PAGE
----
Many of his subsequent crusades around the world also had to be extended, including the Greater London Crusade (the “Harringay Crusade”), which ended up lasting 12 weeks.

Despite being a man of God dedicated to doing His will and frequently citing the Bible as the only source of truth, Dr Graham’s counsel was frequently sought by presidents and monarchs. Within a short time of starting his ministry, he was meeting with presidents at the White House, the Queen at Buckingham Palace and movie stars and millionaires.

President George Bush Snr once called him “America’s Pastor” and it seems many of the US’ 20th century presidents saw him that way. Eisenhower invited Dr Graham to be with him on his deathbed, while he also counselled presidents including Lyndon B. Johnson, Jimmy Carter, Ronald Reagan, Bill Clinton, the Bush presidents, and Barack Obama.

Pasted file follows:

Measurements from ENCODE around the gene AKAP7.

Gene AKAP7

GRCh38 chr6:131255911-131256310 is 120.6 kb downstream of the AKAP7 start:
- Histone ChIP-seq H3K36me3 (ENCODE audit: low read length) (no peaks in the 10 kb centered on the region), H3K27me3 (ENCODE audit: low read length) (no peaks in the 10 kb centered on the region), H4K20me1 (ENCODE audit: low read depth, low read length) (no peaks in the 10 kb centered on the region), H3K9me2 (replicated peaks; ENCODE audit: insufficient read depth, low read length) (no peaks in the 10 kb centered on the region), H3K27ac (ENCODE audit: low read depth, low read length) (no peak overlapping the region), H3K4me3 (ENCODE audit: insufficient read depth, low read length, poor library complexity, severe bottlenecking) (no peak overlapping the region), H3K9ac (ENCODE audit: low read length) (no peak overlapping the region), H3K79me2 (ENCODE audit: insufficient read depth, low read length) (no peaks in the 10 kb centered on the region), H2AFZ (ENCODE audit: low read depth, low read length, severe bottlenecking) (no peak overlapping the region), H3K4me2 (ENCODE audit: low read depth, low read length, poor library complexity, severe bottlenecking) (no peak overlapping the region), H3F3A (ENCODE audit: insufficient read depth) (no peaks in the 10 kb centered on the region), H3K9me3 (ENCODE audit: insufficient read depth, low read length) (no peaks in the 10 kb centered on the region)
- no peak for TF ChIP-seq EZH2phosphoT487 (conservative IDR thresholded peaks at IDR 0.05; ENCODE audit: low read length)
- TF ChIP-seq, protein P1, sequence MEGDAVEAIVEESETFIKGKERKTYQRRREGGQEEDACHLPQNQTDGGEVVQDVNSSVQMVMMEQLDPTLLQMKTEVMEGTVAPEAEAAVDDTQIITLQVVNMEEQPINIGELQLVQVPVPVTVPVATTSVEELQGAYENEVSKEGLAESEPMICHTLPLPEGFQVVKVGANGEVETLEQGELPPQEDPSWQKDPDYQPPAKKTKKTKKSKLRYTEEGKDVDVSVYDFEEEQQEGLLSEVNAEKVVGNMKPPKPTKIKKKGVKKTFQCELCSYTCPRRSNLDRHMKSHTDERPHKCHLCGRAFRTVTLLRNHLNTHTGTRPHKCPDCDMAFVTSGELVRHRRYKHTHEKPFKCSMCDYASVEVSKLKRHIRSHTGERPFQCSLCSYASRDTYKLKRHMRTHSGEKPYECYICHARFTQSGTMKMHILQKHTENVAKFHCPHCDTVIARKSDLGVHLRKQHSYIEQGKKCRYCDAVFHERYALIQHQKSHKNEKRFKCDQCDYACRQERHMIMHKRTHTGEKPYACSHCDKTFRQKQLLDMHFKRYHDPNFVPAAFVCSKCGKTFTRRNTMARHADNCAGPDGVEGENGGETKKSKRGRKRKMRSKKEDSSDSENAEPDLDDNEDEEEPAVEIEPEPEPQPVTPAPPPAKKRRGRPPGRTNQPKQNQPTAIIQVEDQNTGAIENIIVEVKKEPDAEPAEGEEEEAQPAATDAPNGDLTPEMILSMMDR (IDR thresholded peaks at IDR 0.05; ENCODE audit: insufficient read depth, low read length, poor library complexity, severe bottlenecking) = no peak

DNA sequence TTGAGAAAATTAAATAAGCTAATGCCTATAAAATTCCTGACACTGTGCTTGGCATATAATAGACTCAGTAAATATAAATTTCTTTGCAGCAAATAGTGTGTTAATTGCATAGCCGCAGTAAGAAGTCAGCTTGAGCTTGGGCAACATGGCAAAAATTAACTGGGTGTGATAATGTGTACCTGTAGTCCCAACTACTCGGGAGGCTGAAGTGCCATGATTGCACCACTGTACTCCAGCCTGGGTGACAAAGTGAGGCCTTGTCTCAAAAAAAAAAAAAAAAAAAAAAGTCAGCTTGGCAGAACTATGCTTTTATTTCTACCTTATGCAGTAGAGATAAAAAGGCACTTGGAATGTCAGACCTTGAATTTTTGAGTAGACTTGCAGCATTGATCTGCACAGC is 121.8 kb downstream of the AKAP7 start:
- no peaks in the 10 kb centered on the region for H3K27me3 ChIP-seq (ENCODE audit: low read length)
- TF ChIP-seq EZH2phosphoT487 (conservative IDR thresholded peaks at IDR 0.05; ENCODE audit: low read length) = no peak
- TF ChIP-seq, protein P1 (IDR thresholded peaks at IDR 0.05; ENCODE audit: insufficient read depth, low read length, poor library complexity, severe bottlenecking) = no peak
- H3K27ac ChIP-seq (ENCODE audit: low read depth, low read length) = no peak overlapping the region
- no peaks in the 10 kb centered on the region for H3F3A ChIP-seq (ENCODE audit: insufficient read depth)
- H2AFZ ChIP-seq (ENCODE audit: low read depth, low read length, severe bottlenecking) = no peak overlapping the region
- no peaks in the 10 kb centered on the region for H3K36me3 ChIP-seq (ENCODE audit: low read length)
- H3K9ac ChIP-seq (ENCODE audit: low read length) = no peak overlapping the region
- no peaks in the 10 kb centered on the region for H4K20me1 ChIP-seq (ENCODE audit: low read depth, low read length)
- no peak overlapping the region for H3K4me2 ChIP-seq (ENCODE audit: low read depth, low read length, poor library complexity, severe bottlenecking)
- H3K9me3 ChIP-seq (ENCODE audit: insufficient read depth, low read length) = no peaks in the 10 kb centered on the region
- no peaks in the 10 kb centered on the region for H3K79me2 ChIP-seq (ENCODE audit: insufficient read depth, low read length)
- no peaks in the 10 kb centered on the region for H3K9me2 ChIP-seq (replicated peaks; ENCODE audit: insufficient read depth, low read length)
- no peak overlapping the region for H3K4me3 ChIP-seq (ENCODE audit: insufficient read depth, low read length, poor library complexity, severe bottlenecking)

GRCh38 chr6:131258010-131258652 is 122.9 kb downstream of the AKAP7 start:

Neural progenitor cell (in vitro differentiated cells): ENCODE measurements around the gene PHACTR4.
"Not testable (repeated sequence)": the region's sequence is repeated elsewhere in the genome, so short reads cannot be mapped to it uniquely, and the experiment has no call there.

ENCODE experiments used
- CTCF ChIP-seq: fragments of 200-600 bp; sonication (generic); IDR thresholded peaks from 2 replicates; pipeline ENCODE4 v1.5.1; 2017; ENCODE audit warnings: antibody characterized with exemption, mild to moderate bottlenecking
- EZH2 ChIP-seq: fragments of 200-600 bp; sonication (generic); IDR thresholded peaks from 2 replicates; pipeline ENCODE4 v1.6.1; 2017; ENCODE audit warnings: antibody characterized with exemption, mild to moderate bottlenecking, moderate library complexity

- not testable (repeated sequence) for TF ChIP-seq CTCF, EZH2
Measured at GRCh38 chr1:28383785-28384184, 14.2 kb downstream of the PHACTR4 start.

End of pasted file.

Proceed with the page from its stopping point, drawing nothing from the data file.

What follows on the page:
He was a great friend to President Nixon during his tenure and acted as an adviser and led some of the private church services at the White House. But Dr Graham criticised him in the aftermath of the Watergate scandal. They did however reconcile following President Nixon’s resignation.

In April 2010, President Obama became the 12th US president to meet Dr Graham, but the first to meet him at his mountaintop retreat in Montreat, North Carolina. The two men are reported to have prayed for each other, and Dr Graham presented him with two Bibles – one for himself and one for the first lady.